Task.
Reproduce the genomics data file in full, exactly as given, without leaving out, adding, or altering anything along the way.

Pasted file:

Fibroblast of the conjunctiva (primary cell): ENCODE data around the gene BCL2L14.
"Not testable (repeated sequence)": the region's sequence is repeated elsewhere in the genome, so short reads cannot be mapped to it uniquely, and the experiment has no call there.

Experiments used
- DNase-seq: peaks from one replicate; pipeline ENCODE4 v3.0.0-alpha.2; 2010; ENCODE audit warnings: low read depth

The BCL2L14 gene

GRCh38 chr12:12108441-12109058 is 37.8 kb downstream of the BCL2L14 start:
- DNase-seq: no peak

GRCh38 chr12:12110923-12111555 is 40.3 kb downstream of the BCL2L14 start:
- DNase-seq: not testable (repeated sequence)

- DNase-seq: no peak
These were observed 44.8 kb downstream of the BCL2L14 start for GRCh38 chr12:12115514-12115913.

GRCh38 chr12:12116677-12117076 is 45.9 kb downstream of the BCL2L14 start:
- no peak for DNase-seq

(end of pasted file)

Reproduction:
Fibroblast of the conjunctiva (primary cell): ENCODE data around the gene BCL2L14.
"Not testable (repeated sequence)": the region's sequence is repeated elsewhere in the genome, so short reads cannot be mapped to it uniquely, and the experiment has no call there.

Experiments used
- DNase-seq: peaks from one replicate; pipeline ENCODE4 v3.0.0-alpha.2; 2010; ENCODE audit warnings: low read depth

The BCL2L14 gene

GRCh38 chr12:12108441-12109058 is 37.8 kb downstream of the BCL2L14 start:
- DNase-seq: no peak

GRCh38 chr12:12110923-12111555 is 40.3 kb downstream of the BCL2L14 start:
- DNase-seq: not testable (repeated sequence)

- DNase-seq: no peak
These were observed 44.8 kb downstream of the BCL2L14 start for GRCh38 chr12:12115514-12115913.

GRCh38 chr12:12116677-12117076 is 45.9 kb downstream of the BCL2L14 start:
- no peak for DNase-seq